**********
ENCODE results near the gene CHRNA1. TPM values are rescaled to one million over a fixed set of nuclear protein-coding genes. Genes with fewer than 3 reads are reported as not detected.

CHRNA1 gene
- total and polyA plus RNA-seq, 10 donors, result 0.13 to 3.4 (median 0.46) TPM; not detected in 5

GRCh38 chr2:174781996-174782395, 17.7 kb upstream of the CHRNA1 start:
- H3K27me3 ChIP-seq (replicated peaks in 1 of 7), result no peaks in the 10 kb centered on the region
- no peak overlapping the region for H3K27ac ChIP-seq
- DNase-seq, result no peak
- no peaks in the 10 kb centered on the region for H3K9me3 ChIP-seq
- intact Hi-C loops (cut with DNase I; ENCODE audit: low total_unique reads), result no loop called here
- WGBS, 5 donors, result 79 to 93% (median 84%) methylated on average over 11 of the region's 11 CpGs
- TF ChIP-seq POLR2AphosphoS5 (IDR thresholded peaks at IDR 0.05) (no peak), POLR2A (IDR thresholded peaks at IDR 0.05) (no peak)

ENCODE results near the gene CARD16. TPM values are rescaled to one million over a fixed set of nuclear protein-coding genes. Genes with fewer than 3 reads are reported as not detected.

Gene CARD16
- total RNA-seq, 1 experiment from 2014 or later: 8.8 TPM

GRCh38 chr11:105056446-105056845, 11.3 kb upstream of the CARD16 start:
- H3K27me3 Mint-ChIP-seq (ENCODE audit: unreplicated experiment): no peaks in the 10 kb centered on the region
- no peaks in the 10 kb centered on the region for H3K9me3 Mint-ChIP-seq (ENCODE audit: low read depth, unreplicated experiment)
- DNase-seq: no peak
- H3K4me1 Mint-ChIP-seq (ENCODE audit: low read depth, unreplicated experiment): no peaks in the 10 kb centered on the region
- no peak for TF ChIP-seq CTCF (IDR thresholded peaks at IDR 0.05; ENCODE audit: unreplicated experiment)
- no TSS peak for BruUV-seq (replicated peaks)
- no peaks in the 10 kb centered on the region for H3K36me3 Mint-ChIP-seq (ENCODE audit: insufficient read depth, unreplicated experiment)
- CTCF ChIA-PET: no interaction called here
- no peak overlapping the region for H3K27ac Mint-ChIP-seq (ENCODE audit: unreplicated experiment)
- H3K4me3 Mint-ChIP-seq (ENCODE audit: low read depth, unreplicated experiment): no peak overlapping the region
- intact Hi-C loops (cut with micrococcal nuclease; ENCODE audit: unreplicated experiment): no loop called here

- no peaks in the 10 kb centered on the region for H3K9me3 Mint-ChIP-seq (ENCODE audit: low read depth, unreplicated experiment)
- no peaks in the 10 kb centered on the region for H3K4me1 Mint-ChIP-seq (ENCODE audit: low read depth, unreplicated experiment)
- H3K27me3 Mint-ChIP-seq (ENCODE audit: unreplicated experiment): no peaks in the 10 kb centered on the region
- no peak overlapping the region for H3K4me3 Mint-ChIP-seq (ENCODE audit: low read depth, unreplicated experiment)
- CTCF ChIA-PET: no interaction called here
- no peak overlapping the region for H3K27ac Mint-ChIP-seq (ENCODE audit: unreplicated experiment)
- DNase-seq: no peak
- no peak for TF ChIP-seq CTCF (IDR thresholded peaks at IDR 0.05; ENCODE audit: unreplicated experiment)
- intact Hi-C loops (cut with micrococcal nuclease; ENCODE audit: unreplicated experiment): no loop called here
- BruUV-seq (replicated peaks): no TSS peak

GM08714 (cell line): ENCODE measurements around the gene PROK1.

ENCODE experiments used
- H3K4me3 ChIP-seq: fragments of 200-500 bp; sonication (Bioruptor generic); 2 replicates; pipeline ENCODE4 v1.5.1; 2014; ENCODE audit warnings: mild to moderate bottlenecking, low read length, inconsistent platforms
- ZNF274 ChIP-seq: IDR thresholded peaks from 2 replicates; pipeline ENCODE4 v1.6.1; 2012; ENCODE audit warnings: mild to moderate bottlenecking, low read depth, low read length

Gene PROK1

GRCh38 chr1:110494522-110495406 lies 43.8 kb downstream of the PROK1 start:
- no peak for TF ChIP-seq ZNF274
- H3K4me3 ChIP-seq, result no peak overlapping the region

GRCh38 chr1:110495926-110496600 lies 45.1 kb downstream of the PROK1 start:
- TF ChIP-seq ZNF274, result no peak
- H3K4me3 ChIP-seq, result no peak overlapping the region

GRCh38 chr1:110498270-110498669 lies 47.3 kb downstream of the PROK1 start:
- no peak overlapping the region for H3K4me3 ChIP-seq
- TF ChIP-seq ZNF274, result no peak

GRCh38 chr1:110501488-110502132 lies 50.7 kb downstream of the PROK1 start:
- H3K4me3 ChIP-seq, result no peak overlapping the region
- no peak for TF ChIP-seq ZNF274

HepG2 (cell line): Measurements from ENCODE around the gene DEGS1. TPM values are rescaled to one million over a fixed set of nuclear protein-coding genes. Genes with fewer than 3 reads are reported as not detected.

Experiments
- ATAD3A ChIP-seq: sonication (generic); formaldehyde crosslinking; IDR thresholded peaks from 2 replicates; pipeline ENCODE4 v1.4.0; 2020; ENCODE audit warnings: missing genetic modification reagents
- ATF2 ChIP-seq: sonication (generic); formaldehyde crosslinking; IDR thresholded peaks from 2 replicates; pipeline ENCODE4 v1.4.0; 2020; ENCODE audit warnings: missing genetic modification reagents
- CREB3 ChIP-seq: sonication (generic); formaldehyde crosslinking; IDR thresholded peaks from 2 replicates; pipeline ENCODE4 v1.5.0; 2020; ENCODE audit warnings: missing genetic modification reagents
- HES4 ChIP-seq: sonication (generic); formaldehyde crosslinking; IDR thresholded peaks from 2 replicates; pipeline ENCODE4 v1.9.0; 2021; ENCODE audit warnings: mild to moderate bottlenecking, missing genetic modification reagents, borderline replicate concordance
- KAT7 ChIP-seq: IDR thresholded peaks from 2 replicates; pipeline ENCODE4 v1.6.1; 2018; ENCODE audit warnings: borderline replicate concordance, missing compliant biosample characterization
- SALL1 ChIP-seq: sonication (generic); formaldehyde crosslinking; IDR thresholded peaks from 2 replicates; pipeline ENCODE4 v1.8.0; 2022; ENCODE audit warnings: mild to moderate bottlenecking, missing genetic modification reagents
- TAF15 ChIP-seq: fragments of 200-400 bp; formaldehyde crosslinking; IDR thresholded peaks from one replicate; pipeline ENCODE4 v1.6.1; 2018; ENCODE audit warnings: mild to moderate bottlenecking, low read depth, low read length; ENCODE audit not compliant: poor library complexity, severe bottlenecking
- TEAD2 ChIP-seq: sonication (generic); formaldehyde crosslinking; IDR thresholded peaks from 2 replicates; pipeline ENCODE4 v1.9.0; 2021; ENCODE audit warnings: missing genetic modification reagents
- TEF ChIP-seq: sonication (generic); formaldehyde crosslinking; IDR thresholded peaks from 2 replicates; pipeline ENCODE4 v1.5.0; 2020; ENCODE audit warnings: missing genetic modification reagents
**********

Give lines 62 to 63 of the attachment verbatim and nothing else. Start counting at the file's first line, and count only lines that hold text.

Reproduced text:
- TAF15 ChIP-seq: fragments of 200-400 bp; formaldehyde crosslinking; IDR thresholded peaks from one replicate; pipeline ENCODE4 v1.6.1; 2018; ENCODE audit warnings: mild to moderate bottlenecking, low read depth, low read length; ENCODE audit not compliant: poor library complexity, severe bottlenecking
- TEAD2 ChIP-seq: sonication (generic); formaldehyde crosslinking; IDR thresholded peaks from 2 replicates; pipeline ENCODE4 v1.9.0; 2021; ENCODE audit warnings: missing genetic modification reagents